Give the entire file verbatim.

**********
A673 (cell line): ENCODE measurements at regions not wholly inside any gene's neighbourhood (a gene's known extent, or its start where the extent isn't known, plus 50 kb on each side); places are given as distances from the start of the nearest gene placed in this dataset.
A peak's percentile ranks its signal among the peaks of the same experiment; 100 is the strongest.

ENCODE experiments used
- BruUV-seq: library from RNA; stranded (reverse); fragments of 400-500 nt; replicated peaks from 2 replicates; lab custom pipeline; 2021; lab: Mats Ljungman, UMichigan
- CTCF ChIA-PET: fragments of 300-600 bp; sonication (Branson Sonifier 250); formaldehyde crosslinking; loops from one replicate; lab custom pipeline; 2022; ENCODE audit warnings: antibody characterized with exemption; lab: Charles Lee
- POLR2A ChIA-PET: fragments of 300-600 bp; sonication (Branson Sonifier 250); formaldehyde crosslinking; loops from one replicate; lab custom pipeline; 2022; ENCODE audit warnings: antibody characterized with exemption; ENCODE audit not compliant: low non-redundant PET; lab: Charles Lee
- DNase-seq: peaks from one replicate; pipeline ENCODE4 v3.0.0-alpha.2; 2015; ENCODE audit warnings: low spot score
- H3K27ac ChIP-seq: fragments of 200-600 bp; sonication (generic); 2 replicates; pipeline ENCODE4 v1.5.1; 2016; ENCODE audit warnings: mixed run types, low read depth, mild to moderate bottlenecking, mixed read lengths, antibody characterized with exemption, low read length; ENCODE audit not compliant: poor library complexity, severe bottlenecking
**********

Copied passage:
A673 (cell line): ENCODE measurements at regions not wholly inside any gene's neighbourhood (a gene's known extent, or its start where the extent isn't known, plus 50 kb on each side); places are given as distances from the start of the nearest gene placed in this dataset.
A peak's percentile ranks its signal among the peaks of the same experiment; 100 is the strongest.

ENCODE experiments used
- BruUV-seq: library from RNA; stranded (reverse); fragments of 400-500 nt; replicated peaks from 2 replicates; lab custom pipeline; 2021; lab: Mats Ljungman, UMichigan
- CTCF ChIA-PET: fragments of 300-600 bp; sonication (Branson Sonifier 250); formaldehyde crosslinking; loops from one replicate; lab custom pipeline; 2022; ENCODE audit warnings: antibody characterized with exemption; lab: Charles Lee
- POLR2A ChIA-PET: fragments of 300-600 bp; sonication (Branson Sonifier 250); formaldehyde crosslinking; loops from one replicate; lab custom pipeline; 2022; ENCODE audit warnings: antibody characterized with exemption; ENCODE audit not compliant: low non-redundant PET; lab: Charles Lee
- DNase-seq: peaks from one replicate; pipeline ENCODE4 v3.0.0-alpha.2; 2015; ENCODE audit warnings: low spot score
- H3K27ac ChIP-seq: fragments of 200-600 bp; sonication (generic); 2 replicates; pipeline ENCODE4 v1.5.1; 2016; ENCODE audit warnings: mixed run types, low read depth, mild to moderate bottlenecking, mixed read lengths, antibody characterized with exemption, low read length; ENCODE audit not compliant: poor library complexity, severe bottlenecking